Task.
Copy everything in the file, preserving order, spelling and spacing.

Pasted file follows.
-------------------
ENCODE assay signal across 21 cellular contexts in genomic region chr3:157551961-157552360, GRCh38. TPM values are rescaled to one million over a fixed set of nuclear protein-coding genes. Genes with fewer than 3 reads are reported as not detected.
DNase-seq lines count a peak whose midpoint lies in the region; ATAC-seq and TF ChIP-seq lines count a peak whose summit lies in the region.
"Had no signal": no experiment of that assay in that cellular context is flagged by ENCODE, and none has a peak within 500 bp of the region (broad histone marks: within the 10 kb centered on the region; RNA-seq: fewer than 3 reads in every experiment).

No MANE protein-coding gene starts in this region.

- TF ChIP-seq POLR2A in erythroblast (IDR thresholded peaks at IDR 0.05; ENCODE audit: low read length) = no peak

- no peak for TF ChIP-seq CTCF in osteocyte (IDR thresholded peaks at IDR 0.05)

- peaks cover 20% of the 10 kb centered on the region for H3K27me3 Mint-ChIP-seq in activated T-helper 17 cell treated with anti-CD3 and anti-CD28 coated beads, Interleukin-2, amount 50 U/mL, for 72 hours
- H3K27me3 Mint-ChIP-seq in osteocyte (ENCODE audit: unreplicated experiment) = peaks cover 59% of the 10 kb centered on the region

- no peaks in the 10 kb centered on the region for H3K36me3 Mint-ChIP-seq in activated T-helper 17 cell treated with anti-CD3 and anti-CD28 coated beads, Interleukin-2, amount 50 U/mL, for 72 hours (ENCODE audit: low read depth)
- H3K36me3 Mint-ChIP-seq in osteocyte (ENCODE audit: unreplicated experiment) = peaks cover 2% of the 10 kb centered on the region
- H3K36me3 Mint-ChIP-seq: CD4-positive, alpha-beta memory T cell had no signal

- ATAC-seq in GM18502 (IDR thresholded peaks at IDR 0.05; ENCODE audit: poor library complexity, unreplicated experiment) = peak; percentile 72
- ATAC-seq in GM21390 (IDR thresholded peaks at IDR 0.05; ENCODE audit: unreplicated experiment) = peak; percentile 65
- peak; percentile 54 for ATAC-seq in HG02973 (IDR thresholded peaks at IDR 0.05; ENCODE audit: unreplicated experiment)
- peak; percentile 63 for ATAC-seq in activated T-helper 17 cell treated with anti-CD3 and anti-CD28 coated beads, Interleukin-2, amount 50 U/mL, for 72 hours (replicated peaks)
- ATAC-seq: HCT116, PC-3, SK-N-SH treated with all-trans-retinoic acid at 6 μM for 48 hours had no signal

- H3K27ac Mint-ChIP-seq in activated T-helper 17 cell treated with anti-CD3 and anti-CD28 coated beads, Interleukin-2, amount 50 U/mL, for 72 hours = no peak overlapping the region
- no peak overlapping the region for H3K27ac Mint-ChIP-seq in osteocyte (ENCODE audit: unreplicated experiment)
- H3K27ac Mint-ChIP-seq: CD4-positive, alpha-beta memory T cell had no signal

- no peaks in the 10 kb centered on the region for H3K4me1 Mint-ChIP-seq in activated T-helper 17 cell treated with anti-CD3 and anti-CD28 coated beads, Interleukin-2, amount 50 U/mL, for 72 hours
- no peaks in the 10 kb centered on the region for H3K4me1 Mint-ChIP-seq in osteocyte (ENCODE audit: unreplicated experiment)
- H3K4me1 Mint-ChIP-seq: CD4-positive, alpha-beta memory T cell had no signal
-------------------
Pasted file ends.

ENCODE assay signal across 21 cellular contexts in genomic region chr3:157551961-157552360, GRCh38. TPM values are rescaled to one million over a fixed set of nuclear protein-coding genes. Genes with fewer than 3 reads are reported as not detected.
DNase-seq lines count a peak whose midpoint lies in the region; ATAC-seq and TF ChIP-seq lines count a peak whose summit lies in the region.
"Had no signal": no experiment of that assay in that cellular context is flagged by ENCODE, and none has a peak within 500 bp of the region (broad histone marks: within the 10 kb centered on the region; RNA-seq: fewer than 3 reads in every experiment).

No MANE protein-coding gene starts in this region.

- TF ChIP-seq POLR2A in erythroblast (IDR thresholded peaks at IDR 0.05; ENCODE audit: low read length) = no peak

- no peak for TF ChIP-seq CTCF in osteocyte (IDR thresholded peaks at IDR 0.05)

- peaks cover 20% of the 10 kb centered on the region for H3K27me3 Mint-ChIP-seq in activated T-helper 17 cell treated with anti-CD3 and anti-CD28 coated beads, Interleukin-2, amount 50 U/mL, for 72 hours
- H3K27me3 Mint-ChIP-seq in osteocyte (ENCODE audit: unreplicated experiment) = peaks cover 59% of the 10 kb centered on the region

- no peaks in the 10 kb centered on the region for H3K36me3 Mint-ChIP-seq in activated T-helper 17 cell treated with anti-CD3 and anti-CD28 coated beads, Interleukin-2, amount 50 U/mL, for 72 hours (ENCODE audit: low read depth)
- H3K36me3 Mint-ChIP-seq in osteocyte (ENCODE audit: unreplicated experiment) = peaks cover 2% of the 10 kb centered on the region
- H3K36me3 Mint-ChIP-seq: CD4-positive, alpha-beta memory T cell had no signal

- ATAC-seq in GM18502 (IDR thresholded peaks at IDR 0.05; ENCODE audit: poor library complexity, unreplicated experiment) = peak; percentile 72
- ATAC-seq in GM21390 (IDR thresholded peaks at IDR 0.05; ENCODE audit: unreplicated experiment) = peak; percentile 65
- peak; percentile 54 for ATAC-seq in HG02973 (IDR thresholded peaks at IDR 0.05; ENCODE audit: unreplicated experiment)
- peak; percentile 63 for ATAC-seq in activated T-helper 17 cell treated with anti-CD3 and anti-CD28 coated beads, Interleukin-2, amount 50 U/mL, for 72 hours (replicated peaks)
- ATAC-seq: HCT116, PC-3, SK-N-SH treated with all-trans-retinoic acid at 6 μM for 48 hours had no signal

- H3K27ac Mint-ChIP-seq in activated T-helper 17 cell treated with anti-CD3 and anti-CD28 coated beads, Interleukin-2, amount 50 U/mL, for 72 hours = no peak overlapping the region
- no peak overlapping the region for H3K27ac Mint-ChIP-seq in osteocyte (ENCODE audit: unreplicated experiment)
- H3K27ac Mint-ChIP-seq: CD4-positive, alpha-beta memory T cell had no signal

- no peaks in the 10 kb centered on the region for H3K4me1 Mint-ChIP-seq in activated T-helper 17 cell treated with anti-CD3 and anti-CD28 coated beads, Interleukin-2, amount 50 U/mL, for 72 hours
- no peaks in the 10 kb centered on the region for H3K4me1 Mint-ChIP-seq in osteocyte (ENCODE audit: unreplicated experiment)
- H3K4me1 Mint-ChIP-seq: CD4-positive, alpha-beta memory T cell had no signal